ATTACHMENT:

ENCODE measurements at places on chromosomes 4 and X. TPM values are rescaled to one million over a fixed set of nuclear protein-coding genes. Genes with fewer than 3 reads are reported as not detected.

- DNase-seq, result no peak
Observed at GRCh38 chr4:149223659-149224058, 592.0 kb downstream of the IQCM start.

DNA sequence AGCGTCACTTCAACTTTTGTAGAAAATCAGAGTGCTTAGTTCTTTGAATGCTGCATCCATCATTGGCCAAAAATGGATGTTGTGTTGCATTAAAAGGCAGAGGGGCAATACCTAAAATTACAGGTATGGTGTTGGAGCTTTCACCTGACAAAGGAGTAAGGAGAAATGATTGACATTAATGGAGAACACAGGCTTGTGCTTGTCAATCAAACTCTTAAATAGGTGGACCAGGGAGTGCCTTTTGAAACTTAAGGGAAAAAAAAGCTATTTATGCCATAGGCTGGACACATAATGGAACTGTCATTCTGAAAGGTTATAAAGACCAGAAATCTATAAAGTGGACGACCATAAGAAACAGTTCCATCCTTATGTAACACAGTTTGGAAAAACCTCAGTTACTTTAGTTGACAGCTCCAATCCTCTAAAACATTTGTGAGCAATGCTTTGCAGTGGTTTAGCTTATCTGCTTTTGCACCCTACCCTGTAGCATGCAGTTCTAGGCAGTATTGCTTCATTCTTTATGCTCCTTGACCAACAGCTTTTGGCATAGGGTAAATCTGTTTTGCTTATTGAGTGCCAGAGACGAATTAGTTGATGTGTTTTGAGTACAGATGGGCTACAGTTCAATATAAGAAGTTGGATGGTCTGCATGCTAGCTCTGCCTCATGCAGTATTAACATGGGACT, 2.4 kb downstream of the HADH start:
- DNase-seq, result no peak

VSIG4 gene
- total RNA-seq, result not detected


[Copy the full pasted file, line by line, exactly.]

ENCODE measurements at places on chromosomes 4 and X. TPM values are rescaled to one million over a fixed set of nuclear protein-coding genes. Genes with fewer than 3 reads are reported as not detected.

- DNase-seq, result no peak
Observed at GRCh38 chr4:149223659-149224058, 592.0 kb downstream of the IQCM start.

DNA sequence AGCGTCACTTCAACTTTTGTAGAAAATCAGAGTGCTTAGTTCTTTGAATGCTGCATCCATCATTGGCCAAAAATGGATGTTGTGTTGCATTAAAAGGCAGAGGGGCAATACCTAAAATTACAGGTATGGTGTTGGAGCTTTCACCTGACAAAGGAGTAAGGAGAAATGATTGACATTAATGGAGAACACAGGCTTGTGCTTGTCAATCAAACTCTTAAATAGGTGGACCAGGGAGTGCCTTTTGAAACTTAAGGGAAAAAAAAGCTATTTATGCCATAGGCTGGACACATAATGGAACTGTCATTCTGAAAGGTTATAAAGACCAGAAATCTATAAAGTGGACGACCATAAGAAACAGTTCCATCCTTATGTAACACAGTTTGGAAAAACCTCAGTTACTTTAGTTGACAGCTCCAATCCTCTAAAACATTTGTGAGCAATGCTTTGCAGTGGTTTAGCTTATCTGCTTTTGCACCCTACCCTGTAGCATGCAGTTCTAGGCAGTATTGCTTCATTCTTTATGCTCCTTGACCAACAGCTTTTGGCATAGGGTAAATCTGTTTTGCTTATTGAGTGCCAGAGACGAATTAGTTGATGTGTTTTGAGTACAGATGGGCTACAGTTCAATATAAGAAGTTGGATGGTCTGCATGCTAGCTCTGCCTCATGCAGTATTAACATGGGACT, 2.4 kb downstream of the HADH start:
- DNase-seq, result no peak

VSIG4 gene
- total RNA-seq, result not detected